Indonesia’s biggest cycling event is making a comeback in 2018

After a seven-year hiatus, the Tour of Indonesia cycling event is returning to the Southeast Asian Island. Source: Paolo Candelo/Unsplash

THE tour of Indonesia cycling event is pedaling back into the spotlight after a seven-year hiatus.

The cycling event began in 2004 in the region of Java and invited professional cyclists from around the globe to join in the road race. The event stopped for the first time in 2007 due to lack of funding and in 2010 the race was halted for seven years.

However, from January 25, tourists, residents and cycling enthusiasts can expect to see 17 teams speeding through the Indonesian streets. The cycling tour route will cover 10 regencies across three of Indonesia’s provinces: Central Java, East Java and Bali.

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The race is expected to start at the Borobudur Temple in Magelang, Central Java, then work its way down to the tip of Indonesia’s main island, through East Java down to the southern tip of the island and then across to Bali, covering a total distance of 755 kilometers.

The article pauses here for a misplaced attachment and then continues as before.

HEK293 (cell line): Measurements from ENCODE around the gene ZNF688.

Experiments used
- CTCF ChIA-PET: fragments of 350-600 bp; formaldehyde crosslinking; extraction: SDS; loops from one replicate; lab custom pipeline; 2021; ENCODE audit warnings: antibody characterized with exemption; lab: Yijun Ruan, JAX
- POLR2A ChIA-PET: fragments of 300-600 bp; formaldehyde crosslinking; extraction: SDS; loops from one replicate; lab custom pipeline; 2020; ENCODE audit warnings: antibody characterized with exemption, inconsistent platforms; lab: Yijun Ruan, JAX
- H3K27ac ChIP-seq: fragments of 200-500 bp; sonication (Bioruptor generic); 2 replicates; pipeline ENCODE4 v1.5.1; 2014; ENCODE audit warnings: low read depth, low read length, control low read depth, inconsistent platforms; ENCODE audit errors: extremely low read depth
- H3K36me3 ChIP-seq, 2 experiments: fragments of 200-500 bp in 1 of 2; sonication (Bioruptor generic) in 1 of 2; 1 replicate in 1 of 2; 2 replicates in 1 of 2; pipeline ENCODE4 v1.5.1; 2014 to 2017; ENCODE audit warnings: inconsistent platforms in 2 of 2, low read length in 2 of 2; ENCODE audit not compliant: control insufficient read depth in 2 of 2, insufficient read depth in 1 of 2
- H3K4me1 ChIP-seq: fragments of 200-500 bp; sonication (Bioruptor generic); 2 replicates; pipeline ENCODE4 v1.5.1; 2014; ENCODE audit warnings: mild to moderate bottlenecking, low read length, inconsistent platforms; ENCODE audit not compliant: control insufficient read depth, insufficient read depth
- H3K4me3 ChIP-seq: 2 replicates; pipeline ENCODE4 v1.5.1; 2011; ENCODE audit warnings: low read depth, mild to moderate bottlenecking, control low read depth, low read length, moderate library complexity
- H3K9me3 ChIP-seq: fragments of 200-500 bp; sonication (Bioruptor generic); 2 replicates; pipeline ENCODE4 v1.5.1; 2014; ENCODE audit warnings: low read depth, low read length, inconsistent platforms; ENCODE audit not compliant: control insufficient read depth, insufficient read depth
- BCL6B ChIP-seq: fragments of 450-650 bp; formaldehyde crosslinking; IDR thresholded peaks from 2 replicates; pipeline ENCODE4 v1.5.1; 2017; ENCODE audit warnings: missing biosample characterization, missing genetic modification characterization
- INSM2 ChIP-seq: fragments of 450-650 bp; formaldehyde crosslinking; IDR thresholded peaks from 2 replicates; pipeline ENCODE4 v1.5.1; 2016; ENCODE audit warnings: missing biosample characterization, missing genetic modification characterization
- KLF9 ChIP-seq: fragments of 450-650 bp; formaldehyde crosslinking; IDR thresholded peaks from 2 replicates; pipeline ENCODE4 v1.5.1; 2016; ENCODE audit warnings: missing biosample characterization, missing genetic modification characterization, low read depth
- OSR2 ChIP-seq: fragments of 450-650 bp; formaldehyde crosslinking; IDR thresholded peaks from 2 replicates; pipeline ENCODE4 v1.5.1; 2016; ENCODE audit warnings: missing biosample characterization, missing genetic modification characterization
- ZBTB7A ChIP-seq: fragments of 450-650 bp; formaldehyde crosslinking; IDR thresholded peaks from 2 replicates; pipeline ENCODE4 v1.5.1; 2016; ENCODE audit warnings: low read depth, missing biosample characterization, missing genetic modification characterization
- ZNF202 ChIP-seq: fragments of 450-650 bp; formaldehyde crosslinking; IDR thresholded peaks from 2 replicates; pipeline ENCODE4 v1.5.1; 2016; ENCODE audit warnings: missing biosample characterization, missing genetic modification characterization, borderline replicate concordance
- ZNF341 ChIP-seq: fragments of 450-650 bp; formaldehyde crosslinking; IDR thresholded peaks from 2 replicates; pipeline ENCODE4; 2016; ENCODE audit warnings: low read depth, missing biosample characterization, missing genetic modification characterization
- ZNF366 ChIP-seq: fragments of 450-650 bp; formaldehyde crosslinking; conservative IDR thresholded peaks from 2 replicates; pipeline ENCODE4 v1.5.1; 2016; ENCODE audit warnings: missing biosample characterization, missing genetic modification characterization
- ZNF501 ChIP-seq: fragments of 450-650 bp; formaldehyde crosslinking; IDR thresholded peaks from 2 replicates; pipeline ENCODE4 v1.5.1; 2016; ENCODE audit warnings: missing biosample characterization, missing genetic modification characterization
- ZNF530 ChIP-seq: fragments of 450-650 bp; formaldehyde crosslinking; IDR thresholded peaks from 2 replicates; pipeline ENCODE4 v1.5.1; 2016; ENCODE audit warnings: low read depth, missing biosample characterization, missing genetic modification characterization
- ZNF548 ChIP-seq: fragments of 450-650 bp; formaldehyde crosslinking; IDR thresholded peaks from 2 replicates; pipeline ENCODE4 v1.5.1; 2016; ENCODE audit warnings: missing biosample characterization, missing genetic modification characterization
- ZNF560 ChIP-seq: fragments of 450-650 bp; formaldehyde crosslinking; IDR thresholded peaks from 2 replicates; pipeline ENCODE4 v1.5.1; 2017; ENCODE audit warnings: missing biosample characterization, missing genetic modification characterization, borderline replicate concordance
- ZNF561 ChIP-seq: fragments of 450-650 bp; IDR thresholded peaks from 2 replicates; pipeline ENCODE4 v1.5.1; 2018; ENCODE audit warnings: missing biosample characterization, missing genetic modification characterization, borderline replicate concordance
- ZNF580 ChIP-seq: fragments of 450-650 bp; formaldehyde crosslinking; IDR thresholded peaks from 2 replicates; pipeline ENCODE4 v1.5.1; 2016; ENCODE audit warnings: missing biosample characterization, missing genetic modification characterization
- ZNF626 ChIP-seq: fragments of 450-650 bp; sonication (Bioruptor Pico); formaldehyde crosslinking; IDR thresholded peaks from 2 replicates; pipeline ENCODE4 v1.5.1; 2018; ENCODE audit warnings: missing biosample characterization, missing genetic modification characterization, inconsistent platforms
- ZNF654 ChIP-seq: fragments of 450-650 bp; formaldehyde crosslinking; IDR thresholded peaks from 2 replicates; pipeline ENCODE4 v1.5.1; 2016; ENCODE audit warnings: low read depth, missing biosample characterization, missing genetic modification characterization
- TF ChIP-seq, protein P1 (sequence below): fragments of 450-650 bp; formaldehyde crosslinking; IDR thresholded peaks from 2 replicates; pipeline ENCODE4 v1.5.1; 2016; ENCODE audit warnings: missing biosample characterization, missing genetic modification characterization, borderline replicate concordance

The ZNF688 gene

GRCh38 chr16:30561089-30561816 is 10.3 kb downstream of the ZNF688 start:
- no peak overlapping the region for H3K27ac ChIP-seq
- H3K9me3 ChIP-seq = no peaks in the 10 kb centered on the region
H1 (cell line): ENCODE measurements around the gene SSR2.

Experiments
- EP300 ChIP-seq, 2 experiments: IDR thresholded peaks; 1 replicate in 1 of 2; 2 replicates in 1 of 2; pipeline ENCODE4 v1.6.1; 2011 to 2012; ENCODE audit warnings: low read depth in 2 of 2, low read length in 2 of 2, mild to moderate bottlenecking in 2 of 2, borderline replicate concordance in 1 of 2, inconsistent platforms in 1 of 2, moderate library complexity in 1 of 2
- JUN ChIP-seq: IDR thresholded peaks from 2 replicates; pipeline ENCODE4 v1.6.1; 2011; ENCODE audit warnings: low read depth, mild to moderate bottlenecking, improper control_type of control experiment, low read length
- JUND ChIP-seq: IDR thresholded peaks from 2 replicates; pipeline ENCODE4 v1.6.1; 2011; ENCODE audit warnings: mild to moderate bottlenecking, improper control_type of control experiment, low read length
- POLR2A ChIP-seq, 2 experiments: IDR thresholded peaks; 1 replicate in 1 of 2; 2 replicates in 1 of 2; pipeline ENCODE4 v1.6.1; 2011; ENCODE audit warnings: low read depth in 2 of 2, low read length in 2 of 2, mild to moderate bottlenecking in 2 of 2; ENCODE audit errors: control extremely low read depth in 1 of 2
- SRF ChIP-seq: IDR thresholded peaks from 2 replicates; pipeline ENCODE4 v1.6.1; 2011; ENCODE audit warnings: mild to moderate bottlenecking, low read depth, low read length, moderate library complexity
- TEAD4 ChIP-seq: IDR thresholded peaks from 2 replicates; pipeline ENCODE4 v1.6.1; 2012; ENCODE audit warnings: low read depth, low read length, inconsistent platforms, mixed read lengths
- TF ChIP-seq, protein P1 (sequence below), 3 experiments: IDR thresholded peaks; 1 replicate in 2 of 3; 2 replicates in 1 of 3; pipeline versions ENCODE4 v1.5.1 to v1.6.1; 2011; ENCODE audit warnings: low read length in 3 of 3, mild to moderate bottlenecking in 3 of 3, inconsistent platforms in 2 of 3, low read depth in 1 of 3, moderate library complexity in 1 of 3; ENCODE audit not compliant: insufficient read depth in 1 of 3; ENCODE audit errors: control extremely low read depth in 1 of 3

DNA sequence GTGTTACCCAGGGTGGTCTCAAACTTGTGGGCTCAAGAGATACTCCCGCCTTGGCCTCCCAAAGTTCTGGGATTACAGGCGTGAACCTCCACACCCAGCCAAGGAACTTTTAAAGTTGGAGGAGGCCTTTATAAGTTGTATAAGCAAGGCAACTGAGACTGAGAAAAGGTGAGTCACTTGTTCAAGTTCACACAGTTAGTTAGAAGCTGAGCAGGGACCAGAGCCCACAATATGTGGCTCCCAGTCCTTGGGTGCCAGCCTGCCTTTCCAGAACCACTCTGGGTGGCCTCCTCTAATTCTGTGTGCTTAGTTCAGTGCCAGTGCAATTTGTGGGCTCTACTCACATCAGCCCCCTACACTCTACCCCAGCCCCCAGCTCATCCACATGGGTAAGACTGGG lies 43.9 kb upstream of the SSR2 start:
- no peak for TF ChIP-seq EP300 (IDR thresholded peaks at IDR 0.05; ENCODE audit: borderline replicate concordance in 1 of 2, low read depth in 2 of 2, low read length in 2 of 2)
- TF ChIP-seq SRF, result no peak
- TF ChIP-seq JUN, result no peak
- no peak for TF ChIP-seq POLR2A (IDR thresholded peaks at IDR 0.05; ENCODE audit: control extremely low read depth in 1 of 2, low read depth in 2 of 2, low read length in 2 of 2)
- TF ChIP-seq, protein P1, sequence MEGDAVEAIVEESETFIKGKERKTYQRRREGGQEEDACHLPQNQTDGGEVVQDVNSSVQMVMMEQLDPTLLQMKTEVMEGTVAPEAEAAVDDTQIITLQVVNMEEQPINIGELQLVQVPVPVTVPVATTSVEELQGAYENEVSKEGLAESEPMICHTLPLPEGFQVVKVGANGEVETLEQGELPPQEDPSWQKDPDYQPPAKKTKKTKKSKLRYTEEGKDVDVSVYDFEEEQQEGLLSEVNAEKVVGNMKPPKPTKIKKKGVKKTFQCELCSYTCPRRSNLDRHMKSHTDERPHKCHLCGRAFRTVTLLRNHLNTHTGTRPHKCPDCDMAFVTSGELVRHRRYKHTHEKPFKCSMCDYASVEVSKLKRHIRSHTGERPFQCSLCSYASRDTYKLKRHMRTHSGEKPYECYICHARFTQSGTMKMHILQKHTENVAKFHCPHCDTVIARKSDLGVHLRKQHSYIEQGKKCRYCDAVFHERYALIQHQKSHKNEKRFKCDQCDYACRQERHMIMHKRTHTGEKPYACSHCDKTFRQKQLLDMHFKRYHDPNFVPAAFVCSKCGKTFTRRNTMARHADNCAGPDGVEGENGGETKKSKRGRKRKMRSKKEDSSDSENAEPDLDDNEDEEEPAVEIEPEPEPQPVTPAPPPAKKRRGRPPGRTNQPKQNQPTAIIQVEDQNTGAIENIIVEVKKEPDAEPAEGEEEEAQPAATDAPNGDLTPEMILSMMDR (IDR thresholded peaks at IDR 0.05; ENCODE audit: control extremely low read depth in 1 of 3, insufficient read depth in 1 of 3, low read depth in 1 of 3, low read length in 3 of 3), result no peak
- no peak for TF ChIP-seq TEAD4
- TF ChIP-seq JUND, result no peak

Raja Sapta Oktohari, who is the head of the Indonesian Cycling Federation, told Kompas.com that Tour of Indonesia has been listed in the 2.1 categories in the Union Cycliste Internationale (UCI) calendar, which deems the event as a stage race that can include national teams, UCI registered continental and professional continental teams.

“The Tour of Indonesia 2018 will be [a way to] show and promote Indonesian tourism effectively,” Raja said. “It’s because each étape (stage) will be designed in such a way as to pass through tourist attractions.”

Visitors wanting to catch the cyclists pedaling away can see the competition at various different locations throughout the race. Contestants will be passing through Taman Safari Prigen, which is home to Prigen Zoo, so spectators can make a day of it in the area after the cyclists have whizzed past.

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Once they arrive in Bali, the racers will pass along Lake Beratan in Tabanan regency, which is home to the iconic Shaivite water temple, before finishing in Denpasar on January 28.

Previous winners of the race include New Zealand’s Nathan Dahlberg, Indonesia’s Herwin Ja and Iran’s Mehdi Sohrabi.